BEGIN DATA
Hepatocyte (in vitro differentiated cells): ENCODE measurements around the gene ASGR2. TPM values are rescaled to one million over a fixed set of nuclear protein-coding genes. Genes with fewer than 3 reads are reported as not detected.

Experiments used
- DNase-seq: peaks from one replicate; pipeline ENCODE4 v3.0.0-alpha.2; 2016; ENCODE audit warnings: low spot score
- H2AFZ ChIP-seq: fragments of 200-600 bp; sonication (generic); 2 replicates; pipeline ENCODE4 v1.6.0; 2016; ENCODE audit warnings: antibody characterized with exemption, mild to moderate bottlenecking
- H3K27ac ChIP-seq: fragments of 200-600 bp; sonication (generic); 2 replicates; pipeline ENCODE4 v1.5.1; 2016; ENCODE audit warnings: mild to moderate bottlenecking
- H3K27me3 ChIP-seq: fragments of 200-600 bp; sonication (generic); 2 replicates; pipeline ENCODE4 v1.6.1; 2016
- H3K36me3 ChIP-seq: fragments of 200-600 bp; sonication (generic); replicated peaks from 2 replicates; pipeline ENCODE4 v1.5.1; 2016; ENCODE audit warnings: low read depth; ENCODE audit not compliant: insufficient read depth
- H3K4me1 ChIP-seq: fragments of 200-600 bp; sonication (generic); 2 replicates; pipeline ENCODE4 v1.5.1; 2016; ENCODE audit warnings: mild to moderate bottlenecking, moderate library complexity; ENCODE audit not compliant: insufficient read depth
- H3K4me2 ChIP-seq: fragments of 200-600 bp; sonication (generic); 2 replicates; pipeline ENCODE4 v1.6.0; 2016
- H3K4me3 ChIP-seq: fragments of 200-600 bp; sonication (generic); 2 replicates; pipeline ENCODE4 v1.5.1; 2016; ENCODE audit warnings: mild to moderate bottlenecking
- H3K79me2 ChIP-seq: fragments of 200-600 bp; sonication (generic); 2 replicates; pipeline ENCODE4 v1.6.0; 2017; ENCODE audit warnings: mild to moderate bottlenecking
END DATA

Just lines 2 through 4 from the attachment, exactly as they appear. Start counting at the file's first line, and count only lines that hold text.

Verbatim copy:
Experiments used
- DNase-seq: peaks from one replicate; pipeline ENCODE4 v3.0.0-alpha.2; 2016; ENCODE audit warnings: low spot score
- H2AFZ ChIP-seq: fragments of 200-600 bp; sonication (generic); 2 replicates; pipeline ENCODE4 v1.6.0; 2016; ENCODE audit warnings: antibody characterized with exemption, mild to moderate bottlenecking